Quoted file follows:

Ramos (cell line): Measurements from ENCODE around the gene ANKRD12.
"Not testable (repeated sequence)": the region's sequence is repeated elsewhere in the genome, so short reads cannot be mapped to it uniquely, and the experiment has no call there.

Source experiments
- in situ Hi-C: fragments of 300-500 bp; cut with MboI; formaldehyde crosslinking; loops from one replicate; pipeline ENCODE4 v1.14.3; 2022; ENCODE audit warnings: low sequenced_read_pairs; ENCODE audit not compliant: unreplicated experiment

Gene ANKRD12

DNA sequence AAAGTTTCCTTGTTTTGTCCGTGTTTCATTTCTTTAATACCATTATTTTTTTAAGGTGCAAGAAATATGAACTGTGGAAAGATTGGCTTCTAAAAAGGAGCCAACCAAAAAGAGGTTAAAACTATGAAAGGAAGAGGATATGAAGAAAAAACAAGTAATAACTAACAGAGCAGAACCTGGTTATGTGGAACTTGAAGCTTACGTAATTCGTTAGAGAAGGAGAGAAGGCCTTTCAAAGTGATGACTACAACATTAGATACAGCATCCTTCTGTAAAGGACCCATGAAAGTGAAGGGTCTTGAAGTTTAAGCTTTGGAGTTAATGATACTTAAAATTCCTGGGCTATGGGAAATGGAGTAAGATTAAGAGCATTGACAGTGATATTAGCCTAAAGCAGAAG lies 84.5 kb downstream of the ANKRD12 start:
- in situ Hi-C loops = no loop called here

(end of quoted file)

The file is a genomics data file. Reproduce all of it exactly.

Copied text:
Ramos (cell line): Measurements from ENCODE around the gene ANKRD12.
"Not testable (repeated sequence)": the region's sequence is repeated elsewhere in the genome, so short reads cannot be mapped to it uniquely, and the experiment has no call there.

Source experiments
- in situ Hi-C: fragments of 300-500 bp; cut with MboI; formaldehyde crosslinking; loops from one replicate; pipeline ENCODE4 v1.14.3; 2022; ENCODE audit warnings: low sequenced_read_pairs; ENCODE audit not compliant: unreplicated experiment

Gene ANKRD12

DNA sequence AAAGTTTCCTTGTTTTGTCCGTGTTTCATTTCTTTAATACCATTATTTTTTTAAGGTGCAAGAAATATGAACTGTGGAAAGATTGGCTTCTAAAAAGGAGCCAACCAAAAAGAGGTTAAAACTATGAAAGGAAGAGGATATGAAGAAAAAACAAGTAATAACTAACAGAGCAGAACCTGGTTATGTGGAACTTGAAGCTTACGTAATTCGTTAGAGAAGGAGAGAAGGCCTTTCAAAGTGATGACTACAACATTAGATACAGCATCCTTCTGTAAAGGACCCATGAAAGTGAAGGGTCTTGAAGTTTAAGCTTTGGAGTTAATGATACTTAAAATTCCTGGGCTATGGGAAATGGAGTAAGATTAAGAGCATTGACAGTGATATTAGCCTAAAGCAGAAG lies 84.5 kb downstream of the ANKRD12 start:
- in situ Hi-C loops = no loop called here